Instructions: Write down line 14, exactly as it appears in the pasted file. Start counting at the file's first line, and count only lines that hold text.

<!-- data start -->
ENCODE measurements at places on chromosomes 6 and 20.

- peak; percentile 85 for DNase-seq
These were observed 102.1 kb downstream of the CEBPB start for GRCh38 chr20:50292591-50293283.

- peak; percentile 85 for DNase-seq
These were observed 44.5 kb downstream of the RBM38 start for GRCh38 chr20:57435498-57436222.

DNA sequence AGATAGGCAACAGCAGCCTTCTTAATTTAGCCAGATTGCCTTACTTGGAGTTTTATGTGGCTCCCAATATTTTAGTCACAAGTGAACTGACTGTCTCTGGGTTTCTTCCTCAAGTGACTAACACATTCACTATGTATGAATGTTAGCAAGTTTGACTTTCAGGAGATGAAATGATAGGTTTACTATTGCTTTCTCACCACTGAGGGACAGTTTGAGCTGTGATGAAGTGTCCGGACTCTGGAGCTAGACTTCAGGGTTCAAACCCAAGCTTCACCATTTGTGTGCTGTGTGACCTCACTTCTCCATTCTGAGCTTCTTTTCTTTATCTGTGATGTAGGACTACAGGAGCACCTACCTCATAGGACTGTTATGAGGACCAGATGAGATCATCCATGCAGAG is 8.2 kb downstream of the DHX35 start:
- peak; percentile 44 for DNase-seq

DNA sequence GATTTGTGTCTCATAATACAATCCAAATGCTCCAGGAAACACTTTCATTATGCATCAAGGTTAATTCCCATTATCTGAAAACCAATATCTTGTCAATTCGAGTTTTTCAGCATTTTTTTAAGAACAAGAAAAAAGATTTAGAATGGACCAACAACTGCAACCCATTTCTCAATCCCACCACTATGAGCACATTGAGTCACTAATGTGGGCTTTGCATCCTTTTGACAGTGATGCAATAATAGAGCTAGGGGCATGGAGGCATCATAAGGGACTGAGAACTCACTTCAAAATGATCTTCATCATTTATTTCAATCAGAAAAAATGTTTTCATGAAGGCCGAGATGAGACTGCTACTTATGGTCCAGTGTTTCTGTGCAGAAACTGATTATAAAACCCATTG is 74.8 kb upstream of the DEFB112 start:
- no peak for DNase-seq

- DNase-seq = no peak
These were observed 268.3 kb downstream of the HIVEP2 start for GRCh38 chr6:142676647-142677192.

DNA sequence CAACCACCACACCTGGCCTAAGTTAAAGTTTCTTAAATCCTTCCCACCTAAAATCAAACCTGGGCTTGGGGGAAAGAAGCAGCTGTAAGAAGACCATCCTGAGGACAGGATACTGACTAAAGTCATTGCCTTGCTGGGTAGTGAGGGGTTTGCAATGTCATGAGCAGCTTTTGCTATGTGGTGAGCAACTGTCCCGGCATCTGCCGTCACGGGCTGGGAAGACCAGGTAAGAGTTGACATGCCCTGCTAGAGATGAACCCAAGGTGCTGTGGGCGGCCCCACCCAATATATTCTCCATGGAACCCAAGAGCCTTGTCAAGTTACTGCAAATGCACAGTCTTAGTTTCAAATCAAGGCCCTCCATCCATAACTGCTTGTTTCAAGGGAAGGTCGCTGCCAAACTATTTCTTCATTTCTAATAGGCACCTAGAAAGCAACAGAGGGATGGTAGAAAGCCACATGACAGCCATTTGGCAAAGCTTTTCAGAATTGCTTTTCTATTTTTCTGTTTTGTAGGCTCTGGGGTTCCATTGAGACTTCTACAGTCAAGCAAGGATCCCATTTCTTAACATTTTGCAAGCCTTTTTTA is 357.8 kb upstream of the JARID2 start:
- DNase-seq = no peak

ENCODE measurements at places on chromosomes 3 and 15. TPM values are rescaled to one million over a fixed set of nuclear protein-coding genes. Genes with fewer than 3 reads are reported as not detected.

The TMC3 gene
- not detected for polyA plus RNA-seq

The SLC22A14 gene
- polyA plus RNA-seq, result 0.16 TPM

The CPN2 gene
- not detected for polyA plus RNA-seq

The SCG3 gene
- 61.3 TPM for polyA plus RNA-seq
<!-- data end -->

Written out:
ENCODE measurements at places on chromosomes 3 and 15. TPM values are rescaled to one million over a fixed set of nuclear protein-coding genes. Genes with fewer than 3 reads are reported as not detected.